Of course all disciplines in the SNF should be telling the same story regarding a resident’s needs and care provided. This is documentation and should remain constant across all shifts. But Clinical and Care documentation is different than Communication.
Communication in the SNF can be a major challenge. Communications between departments, disciplines, residents, family members and staff, all present their own issues.
What solutions help to minimize potential miscommunication?
Develop internal systems that support the processes.
If there is a morning stand up meeting, follow an agenda so that the same items are discussed and documented….daily census, admissions and discharges, key care concerns from the previous 24 hour period, etc.
Develop a form or a system to communicate information regarding new admissions. If you use an integrated EHR, review the templates that are available for customization to help your staff communicate in an electronic format, minimizing the paper shuffle. This will help to ensure that the needs of a new admission are met in a consistent manner with a resident/family feeling welcomed and supported.
Use technology when possible.
Just as the clinical record may be in an EHR format, is there a similar solution for the inquiry/admissions paperwork, the business office paperwork, etc. that allows for upload of scanned documents into one record accessible by staff according to their individual security permissions assigned? It is time to let go of the old hard copy files. All admission paperwork can be scanned and stored, uploaded into the EHR. This allows quicker access in the event there is a need to follow up on any billing issues, re-admission reviews, etc. And it saves space which is critical in some buildings. Depending on the configuration of your EHR, it is possible to create customized management reports that capture information from the uploaded information. For example, where are our inquiries coming from by physician, hospital, zip code? What diagnoses are we not admitting? Is this a new market opportunity for us?
Consider providing cell phones to staff who are either outside of the building quite a bit or inside but not always in their office. Clinical liaisons, Admissions reps, Nurse Practitioners, etc. can get calls in real time and respond quickly vs. trying to catch up on voicemails later. There is no reason to lose a potential admission because a voicemail was not returned. Can you provide a cell phone or cordless phone to the Nursing supervisor (it can be passed on each shift) in order that physicians and other providers can directly communicate with the nursing supervisor in a medical situation and not be left waiting on hold while a staff member tries to locate the nursing supervisor for a call back from the physician?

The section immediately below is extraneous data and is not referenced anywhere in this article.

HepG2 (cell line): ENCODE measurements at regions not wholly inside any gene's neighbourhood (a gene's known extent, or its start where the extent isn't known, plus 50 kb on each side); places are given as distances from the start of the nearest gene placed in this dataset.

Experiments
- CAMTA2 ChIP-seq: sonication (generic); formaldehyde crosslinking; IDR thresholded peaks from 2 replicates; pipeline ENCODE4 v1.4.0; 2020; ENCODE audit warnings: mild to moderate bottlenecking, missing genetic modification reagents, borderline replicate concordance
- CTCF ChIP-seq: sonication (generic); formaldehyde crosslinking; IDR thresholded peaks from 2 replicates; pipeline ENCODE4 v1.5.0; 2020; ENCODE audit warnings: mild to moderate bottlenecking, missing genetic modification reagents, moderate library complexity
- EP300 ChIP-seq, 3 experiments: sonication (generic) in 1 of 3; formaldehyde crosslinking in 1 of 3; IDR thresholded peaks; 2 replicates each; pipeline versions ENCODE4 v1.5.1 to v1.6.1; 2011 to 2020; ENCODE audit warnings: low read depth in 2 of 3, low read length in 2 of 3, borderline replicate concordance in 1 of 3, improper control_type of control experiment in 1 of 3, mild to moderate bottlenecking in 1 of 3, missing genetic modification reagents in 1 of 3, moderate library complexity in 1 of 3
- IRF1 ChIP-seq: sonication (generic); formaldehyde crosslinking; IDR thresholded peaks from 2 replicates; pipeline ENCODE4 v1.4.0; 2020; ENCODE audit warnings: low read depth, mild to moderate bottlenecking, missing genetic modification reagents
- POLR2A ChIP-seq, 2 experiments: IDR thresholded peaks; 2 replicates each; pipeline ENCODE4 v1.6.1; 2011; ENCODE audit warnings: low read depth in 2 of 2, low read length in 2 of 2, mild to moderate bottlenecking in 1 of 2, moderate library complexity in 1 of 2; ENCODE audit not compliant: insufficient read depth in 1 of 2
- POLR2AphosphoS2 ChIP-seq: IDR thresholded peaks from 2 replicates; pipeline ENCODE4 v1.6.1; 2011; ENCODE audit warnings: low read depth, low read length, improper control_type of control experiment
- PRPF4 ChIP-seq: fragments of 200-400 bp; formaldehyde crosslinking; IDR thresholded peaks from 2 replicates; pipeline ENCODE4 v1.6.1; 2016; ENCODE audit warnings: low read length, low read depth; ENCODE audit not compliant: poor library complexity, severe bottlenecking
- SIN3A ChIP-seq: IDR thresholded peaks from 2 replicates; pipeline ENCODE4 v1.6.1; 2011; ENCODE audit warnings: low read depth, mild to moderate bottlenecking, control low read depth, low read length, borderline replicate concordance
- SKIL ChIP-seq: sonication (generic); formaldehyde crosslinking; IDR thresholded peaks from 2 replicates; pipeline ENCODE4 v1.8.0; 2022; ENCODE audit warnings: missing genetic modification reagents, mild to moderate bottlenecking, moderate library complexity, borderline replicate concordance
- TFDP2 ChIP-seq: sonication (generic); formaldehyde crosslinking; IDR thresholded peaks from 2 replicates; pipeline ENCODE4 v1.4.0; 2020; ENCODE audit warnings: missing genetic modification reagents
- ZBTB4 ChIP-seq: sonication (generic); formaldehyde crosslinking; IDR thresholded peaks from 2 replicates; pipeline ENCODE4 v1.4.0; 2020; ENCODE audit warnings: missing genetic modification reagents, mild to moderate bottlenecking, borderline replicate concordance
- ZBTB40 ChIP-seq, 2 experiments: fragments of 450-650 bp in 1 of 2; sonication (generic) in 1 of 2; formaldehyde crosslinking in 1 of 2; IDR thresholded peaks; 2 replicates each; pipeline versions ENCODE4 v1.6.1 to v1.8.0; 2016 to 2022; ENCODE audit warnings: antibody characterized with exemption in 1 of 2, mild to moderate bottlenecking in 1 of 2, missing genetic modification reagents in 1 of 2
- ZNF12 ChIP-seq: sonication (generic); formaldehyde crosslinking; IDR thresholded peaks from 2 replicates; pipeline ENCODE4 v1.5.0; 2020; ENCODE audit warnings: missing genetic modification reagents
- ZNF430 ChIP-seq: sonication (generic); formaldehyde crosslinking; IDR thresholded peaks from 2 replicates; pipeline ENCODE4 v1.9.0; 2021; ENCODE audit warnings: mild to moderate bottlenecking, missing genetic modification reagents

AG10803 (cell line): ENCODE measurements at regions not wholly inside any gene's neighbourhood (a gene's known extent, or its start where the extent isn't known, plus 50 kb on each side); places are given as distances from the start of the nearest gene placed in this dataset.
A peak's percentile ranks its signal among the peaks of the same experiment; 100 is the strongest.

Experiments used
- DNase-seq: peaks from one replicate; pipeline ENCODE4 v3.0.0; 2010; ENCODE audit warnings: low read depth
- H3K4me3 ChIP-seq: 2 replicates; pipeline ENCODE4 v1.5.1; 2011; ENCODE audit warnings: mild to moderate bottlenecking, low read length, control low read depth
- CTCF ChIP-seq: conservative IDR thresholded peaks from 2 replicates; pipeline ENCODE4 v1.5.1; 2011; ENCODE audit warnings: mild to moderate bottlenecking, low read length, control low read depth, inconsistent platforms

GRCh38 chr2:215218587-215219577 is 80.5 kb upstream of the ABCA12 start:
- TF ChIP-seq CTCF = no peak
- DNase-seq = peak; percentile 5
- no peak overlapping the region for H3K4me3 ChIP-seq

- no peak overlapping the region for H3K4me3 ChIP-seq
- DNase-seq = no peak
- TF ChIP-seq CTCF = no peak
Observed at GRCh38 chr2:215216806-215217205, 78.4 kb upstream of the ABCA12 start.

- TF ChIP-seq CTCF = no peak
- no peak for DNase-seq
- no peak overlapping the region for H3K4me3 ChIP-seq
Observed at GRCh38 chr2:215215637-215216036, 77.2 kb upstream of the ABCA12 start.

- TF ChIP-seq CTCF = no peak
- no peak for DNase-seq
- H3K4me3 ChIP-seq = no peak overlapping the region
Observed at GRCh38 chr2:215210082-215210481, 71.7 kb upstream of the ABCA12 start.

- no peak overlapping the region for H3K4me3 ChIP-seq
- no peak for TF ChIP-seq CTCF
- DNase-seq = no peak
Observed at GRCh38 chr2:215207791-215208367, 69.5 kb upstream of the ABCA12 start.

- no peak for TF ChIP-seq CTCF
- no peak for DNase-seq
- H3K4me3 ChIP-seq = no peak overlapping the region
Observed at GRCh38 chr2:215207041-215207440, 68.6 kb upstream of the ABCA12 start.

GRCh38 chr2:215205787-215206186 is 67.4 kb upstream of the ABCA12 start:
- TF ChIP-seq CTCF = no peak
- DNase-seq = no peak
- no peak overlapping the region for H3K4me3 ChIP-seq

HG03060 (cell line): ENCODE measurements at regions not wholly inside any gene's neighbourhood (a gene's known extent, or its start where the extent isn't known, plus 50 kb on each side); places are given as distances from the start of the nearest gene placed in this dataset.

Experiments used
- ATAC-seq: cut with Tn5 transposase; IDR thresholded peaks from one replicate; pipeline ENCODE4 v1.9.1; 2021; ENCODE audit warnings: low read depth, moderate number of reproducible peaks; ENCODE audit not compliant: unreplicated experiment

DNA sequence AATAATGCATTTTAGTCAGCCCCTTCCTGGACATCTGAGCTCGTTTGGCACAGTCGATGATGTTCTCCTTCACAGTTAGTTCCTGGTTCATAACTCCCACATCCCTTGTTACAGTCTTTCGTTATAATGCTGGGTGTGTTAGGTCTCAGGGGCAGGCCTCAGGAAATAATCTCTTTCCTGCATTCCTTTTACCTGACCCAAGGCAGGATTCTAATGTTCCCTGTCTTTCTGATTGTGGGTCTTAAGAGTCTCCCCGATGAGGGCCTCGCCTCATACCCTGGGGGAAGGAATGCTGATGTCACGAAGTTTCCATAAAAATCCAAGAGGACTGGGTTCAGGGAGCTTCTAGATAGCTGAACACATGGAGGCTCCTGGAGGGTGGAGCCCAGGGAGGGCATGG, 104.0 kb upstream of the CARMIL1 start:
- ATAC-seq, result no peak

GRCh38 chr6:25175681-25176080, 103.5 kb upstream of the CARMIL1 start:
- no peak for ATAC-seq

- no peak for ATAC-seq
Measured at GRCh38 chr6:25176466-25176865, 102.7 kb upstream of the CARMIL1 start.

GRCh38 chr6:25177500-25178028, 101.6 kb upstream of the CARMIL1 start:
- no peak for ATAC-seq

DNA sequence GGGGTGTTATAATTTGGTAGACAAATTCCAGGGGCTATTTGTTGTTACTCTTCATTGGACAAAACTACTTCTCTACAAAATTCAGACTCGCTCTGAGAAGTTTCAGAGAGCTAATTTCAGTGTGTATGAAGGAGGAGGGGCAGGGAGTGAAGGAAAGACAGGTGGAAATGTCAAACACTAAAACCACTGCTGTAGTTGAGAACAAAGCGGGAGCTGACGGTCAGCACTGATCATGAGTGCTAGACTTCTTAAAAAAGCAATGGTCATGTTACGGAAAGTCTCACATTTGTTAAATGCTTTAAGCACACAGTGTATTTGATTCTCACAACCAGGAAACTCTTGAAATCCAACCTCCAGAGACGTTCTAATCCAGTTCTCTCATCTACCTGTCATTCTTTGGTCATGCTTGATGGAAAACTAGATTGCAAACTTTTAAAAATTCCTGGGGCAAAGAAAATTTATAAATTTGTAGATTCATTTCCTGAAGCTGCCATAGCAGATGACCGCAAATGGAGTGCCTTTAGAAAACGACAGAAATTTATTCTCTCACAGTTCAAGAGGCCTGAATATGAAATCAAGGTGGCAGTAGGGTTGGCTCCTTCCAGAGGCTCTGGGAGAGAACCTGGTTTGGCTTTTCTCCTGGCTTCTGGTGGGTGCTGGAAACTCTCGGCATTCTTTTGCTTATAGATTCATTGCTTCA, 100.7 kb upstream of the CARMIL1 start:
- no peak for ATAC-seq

Does your telephone vendor offer a software solution that allows you to retain the recorded phone messages into a record which could be used to verify that a call was made or received.
Use software packages to handle eligibility/insurance verifications prior to admission and at least once a month as part of the billing process. Upload the results into the resident record.
Use a tablet or laptop in meetings to record minutes or complete forms, templates, etc. that chronicle the events vs. having to go back and “write up my notes”.
Communicate the most important information in three formats since all adults learn and process information differently.
Are policies, procedures, checklists, etc. in writing? Visual learners need to visualize the information.
Make sure that the print style and font are large enough.
Explain any acronyms. We have so many in the healthcare field.
Explain the information in a conversational tone and pay attention to clues that it is understood.
Nodding of the head, eye contact, asking for feedback such as “Are there any questions? Does this make sense?”
Especially in a learning situation with staff, try to have an exercise or interchange that allows the recipient to get more engaged and demonstrate the knowledge. Even with residents and family members, it might be as simple as “let me show you how to _____, now you try it.”
In verbal communication… less may be more. Keep the information brief and concise. Need to know. If you need a response, give a deadline or timeframe.
In electronic communication such as email, remember your email etiquette.
The person to whom the email is addressed is the only one expected to respond. The CC: or Carbon Copy is generally considered as FYI and not expected to respond or act on the information.
Be careful when addressing an email… BCC: or Blind Copy should be used when you don’t wish all recipients to see one another’s name or email address.
Use secure email to communicate any sensitive information. You may also wish to involve your IT provider to help create web portals for your resident accounts and even FTP sites for contact who need to send and receive sensitive or PHI information on a regular basis. HIPAA is watching. The Office of the Inspector General (OIG) is launching new initiatives on HIPAA compliance targeting the LTC industry.
Communication is a two way street for sure. However, in order for all parties to reach the same destination of understanding, keeping it simple and using technology when possible are the best solutions.